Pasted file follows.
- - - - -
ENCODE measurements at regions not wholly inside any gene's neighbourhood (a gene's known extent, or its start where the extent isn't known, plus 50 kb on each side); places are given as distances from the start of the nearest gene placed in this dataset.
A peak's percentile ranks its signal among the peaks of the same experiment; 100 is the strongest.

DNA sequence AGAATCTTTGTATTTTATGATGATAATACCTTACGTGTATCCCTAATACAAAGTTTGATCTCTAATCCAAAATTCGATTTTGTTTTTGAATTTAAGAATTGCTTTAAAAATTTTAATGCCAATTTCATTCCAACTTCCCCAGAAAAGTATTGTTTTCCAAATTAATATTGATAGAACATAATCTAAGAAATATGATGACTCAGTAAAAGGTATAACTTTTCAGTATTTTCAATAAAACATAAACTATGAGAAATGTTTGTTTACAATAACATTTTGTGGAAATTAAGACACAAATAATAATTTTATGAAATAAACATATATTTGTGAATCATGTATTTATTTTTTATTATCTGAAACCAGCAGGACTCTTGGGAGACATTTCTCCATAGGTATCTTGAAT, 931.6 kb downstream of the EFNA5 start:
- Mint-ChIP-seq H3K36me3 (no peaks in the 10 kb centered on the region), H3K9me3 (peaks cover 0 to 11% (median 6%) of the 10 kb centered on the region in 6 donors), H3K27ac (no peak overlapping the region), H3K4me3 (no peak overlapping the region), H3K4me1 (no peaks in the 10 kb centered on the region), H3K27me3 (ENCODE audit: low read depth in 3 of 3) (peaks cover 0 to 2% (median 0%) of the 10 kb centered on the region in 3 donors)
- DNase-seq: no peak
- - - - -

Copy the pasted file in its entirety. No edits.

ENCODE measurements at regions not wholly inside any gene's neighbourhood (a gene's known extent, or its start where the extent isn't known, plus 50 kb on each side); places are given as distances from the start of the nearest gene placed in this dataset.
A peak's percentile ranks its signal among the peaks of the same experiment; 100 is the strongest.

DNA sequence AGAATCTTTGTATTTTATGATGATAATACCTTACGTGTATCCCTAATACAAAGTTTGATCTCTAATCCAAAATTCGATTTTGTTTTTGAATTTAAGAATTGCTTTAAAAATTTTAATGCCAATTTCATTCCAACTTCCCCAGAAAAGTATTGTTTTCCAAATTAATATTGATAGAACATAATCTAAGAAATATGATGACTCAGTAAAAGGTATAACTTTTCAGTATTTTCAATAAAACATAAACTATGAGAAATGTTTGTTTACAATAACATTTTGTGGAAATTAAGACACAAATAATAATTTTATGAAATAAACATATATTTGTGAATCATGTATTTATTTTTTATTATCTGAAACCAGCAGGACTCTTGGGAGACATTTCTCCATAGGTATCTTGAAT, 931.6 kb downstream of the EFNA5 start:
- Mint-ChIP-seq H3K36me3 (no peaks in the 10 kb centered on the region), H3K9me3 (peaks cover 0 to 11% (median 6%) of the 10 kb centered on the region in 6 donors), H3K27ac (no peak overlapping the region), H3K4me3 (no peak overlapping the region), H3K4me1 (no peaks in the 10 kb centered on the region), H3K27me3 (ENCODE audit: low read depth in 3 of 3) (peaks cover 0 to 2% (median 0%) of the 10 kb centered on the region in 3 donors)
- DNase-seq: no peak